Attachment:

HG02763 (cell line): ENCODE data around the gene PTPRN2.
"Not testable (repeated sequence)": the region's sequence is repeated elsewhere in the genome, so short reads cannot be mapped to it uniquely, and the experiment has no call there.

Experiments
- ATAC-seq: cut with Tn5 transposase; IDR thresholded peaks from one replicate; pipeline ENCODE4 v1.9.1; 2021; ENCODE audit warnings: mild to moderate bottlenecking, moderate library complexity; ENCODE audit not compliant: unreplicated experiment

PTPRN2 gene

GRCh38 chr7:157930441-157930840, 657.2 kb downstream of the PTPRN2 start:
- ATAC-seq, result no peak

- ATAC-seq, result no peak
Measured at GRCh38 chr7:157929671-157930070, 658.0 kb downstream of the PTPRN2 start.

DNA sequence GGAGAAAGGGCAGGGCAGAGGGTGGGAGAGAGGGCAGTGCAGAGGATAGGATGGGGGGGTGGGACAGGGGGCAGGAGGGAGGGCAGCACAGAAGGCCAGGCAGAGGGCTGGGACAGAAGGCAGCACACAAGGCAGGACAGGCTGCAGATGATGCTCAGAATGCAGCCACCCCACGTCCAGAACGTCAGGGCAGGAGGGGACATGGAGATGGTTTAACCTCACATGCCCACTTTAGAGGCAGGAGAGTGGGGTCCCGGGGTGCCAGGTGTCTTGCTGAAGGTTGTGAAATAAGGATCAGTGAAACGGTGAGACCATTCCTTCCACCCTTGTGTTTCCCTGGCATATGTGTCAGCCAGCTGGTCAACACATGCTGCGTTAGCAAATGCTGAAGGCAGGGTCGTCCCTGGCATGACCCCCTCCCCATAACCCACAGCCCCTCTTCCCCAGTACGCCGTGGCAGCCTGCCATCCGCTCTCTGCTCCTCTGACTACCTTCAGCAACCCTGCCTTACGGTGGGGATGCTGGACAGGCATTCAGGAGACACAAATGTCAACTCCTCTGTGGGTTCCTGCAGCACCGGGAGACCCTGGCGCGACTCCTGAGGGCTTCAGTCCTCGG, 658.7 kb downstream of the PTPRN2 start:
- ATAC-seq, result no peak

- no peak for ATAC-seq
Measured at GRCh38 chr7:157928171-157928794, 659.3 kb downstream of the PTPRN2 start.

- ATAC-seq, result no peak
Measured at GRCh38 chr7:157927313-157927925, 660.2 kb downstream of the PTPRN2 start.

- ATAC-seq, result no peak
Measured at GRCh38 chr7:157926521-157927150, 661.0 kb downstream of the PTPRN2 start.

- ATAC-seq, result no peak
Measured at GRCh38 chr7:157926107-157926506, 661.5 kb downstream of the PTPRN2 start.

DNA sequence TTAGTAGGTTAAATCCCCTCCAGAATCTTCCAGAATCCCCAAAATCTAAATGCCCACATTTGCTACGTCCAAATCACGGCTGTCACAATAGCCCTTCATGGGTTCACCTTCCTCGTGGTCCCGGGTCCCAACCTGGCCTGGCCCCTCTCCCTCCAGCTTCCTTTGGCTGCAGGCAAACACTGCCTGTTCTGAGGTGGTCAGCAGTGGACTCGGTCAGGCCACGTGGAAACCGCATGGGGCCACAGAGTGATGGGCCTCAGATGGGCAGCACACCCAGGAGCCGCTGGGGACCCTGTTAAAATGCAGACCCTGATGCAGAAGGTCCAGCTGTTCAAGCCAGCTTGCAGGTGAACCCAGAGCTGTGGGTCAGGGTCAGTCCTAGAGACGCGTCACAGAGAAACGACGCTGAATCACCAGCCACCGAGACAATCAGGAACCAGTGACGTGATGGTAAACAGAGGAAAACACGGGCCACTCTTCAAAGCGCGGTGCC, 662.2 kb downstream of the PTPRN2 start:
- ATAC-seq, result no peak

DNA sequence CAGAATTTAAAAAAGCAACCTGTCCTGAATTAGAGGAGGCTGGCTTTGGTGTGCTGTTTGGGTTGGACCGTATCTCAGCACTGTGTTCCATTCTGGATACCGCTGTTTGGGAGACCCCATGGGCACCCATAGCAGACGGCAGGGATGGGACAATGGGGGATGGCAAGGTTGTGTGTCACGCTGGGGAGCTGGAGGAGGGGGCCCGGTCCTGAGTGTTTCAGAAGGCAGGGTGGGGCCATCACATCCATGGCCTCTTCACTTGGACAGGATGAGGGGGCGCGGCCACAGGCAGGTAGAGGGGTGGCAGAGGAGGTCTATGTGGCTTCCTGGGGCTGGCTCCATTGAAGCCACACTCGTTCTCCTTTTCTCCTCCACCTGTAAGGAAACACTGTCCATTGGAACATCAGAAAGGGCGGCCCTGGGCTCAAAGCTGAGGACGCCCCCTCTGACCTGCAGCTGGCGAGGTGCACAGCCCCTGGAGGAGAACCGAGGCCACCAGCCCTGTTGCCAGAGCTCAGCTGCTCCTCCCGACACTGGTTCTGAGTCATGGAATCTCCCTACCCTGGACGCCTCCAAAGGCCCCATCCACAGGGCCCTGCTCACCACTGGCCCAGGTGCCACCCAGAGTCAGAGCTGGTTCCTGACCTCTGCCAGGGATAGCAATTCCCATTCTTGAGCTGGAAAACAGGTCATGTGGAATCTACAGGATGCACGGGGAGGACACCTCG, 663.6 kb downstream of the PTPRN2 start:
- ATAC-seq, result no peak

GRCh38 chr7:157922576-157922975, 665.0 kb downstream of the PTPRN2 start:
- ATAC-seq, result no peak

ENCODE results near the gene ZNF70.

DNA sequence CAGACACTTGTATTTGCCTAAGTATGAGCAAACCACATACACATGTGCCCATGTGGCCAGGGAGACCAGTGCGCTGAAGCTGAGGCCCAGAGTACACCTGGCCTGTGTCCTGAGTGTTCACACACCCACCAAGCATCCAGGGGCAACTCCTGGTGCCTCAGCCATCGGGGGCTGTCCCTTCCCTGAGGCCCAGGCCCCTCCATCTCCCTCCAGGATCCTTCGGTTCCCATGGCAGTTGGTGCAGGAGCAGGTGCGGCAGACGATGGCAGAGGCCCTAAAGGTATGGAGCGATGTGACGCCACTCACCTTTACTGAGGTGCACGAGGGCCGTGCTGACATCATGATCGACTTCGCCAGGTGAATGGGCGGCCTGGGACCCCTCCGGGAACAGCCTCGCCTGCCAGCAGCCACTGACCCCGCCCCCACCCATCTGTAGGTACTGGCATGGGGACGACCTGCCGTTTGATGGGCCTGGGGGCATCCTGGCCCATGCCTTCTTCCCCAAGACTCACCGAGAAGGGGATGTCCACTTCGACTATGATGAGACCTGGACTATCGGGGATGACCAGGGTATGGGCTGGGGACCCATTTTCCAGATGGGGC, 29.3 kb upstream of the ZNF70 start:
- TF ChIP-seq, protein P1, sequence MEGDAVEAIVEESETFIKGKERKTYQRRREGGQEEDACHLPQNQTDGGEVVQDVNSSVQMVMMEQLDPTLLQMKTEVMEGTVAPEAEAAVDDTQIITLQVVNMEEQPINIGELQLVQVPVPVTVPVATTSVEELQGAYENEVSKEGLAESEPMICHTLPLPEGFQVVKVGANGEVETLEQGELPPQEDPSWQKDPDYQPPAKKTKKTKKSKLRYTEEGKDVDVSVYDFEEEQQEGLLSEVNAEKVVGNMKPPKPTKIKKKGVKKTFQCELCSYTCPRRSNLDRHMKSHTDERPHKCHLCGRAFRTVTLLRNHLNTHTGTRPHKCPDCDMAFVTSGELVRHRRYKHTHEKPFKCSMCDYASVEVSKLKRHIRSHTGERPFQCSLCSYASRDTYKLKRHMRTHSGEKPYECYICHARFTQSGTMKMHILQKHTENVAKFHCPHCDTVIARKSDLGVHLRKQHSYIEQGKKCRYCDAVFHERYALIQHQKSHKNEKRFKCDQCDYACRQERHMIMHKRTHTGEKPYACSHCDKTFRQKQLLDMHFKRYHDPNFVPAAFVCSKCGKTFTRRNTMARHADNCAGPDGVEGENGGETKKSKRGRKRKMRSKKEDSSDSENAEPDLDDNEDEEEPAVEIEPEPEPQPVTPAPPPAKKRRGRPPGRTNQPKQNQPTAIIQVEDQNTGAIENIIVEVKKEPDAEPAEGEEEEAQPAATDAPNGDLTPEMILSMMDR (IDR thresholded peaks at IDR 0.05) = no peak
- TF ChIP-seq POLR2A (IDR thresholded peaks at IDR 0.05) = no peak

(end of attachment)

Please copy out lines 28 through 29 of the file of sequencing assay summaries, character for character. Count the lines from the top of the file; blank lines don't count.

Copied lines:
- TF ChIP-seq, protein P1, sequence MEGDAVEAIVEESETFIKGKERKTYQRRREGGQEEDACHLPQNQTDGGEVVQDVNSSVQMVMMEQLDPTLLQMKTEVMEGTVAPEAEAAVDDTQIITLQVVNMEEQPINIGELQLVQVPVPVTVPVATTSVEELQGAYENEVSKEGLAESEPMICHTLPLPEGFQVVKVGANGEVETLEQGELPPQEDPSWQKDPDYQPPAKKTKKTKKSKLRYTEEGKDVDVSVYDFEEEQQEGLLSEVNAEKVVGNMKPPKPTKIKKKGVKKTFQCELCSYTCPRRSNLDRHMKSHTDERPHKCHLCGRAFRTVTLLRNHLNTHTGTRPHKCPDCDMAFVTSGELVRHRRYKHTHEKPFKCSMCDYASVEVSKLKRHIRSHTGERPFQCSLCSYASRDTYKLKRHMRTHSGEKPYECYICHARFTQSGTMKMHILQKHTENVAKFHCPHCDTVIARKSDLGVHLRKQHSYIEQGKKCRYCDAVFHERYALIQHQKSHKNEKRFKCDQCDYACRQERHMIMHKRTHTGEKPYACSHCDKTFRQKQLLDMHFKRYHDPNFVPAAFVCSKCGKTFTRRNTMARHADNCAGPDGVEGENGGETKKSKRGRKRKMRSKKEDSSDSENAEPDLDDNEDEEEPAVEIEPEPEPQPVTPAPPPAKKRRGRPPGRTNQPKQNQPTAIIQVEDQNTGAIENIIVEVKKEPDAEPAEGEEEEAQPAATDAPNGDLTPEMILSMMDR (IDR thresholded peaks at IDR 0.05) = no peak
- TF ChIP-seq POLR2A (IDR thresholded peaks at IDR 0.05) = no peak